Following the initial screening, included studies were appraised in order to map the differences and similarities in their characteristics and decide whether a meta-analysis was recommended on the basis of low heterogeneity; or whether a qualitative synthesis of the available results would be more appropriate in case of high heterogeneity. The qualitative synthesis included description of study design, population, sample size and association between exposure and outcomes. The procedures used for this study and report followed those recommended by the PRISMA statement [21].

Results

Our search through the selected databases is summarized in Fig. 1. The electronic search identified a total of 2,573 studies using the developed search strategy. After title assessment, 89 studies were evaluated through their abstracts and 65 were excluded at this point. The full text of 24 studies were analysed, in addition to 5 other papers identified by checking reference lists of included papers. The 15 studies that did not fulfil the inclusion and exclusion criteria were excluded and they are listed in Table 1, along with the reasons for exclusion [2236]. As a result, 14 studies were included in this systematic review (Tables 2 and 3). Among them, 12 studies focus on perineal laceration as maternal morbidity exposure and 2 studies evaluated women after episodes of what authors defined as any type of severe maternal morbidity and/or maternal near miss.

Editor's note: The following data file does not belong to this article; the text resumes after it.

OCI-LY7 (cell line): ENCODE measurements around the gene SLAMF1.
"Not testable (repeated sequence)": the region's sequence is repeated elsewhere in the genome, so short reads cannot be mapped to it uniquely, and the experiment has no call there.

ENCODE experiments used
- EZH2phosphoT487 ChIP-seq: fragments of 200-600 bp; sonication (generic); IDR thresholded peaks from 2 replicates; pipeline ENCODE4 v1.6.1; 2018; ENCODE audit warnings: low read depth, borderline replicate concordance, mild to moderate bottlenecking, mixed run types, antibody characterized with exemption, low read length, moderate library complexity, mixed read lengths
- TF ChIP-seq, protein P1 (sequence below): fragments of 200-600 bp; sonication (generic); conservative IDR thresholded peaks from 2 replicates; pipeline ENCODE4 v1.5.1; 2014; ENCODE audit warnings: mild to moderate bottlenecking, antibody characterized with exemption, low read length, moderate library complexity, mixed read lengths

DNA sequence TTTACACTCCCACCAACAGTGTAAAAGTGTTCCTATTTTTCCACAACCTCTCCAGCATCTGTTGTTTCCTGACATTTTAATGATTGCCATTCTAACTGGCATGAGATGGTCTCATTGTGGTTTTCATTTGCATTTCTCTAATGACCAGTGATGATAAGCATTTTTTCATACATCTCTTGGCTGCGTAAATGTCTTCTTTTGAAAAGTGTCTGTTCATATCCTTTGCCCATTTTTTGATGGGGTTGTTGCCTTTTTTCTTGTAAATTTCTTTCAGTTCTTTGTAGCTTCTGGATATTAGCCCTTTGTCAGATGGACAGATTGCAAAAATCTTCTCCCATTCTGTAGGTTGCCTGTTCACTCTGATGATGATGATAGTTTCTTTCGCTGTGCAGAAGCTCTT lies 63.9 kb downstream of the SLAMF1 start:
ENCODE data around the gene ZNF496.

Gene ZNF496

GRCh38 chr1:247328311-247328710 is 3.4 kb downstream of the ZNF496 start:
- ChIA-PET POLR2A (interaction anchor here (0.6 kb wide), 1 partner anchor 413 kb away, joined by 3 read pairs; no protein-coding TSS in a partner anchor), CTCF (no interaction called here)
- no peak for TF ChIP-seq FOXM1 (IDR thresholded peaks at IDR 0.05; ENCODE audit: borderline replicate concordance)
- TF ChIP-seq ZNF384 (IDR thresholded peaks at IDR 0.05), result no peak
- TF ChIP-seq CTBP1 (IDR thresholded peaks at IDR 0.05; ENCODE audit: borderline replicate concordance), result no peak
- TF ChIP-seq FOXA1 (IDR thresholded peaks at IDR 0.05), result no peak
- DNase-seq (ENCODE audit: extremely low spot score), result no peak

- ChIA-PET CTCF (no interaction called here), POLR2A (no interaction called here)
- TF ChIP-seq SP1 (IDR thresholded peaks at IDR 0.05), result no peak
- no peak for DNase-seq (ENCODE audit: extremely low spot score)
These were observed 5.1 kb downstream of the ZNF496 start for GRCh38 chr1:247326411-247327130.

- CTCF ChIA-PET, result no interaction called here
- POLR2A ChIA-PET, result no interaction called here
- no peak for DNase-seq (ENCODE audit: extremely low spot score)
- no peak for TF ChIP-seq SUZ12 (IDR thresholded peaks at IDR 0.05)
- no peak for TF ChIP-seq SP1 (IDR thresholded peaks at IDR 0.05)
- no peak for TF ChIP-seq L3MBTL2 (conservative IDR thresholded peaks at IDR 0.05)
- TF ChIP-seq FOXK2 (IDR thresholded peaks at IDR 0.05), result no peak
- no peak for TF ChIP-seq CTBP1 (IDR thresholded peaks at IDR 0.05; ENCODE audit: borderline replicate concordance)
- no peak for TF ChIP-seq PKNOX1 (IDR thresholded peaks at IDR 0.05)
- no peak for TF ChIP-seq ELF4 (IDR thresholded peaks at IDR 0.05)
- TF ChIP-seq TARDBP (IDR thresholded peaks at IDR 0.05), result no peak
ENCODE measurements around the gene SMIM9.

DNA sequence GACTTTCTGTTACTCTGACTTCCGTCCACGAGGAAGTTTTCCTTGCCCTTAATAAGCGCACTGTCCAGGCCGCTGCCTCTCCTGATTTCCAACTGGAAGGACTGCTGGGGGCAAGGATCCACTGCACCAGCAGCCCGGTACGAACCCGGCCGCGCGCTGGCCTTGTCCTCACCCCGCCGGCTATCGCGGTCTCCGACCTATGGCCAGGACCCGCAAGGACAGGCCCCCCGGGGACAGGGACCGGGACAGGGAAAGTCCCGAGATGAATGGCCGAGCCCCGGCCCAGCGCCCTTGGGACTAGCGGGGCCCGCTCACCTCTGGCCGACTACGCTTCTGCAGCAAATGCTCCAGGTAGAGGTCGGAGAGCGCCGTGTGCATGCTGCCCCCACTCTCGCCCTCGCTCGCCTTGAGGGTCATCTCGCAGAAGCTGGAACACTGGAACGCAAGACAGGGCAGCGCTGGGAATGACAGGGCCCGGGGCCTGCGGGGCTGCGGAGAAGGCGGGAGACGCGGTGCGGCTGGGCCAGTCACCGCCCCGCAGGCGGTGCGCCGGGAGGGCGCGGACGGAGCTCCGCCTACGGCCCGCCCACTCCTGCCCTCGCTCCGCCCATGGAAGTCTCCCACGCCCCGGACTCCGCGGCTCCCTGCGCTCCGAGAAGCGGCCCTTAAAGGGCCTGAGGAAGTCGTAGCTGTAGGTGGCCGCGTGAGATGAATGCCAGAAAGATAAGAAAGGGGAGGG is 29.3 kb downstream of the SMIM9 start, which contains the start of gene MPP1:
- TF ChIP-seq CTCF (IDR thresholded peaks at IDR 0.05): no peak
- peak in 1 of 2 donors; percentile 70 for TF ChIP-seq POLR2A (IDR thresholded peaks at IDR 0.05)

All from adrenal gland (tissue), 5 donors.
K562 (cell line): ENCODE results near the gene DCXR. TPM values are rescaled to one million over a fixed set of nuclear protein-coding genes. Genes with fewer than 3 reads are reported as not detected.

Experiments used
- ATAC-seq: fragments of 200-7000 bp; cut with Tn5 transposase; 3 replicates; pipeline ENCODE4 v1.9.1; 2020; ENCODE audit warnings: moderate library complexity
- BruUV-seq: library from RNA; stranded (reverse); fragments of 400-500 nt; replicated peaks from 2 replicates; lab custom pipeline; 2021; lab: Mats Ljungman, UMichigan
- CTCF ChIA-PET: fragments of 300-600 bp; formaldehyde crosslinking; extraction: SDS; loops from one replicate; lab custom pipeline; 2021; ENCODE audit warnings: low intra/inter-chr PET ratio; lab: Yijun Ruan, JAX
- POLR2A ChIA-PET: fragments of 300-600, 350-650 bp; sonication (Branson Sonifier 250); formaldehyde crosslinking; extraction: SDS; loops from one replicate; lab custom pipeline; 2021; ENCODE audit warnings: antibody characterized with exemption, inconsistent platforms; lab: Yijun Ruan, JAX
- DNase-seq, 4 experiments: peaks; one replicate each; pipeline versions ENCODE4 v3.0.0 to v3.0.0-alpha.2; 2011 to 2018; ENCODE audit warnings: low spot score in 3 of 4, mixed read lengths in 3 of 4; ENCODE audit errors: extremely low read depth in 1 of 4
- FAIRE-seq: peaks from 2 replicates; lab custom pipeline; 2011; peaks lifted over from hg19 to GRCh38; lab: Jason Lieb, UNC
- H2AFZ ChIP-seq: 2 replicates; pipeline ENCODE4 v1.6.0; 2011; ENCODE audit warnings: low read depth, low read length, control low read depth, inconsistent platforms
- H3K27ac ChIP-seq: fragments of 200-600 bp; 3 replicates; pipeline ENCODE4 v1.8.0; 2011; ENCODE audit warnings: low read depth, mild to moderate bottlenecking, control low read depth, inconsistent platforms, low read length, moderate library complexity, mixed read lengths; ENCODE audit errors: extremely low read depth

Table 2

Description of included studies with perineum injury morbidity as exposure

Publication

Authors

Year of publication

Type of study

Outcome Assessment

Period of data collection

Location

Participants

Outcomes

1. Women´s sexual health after childbirth.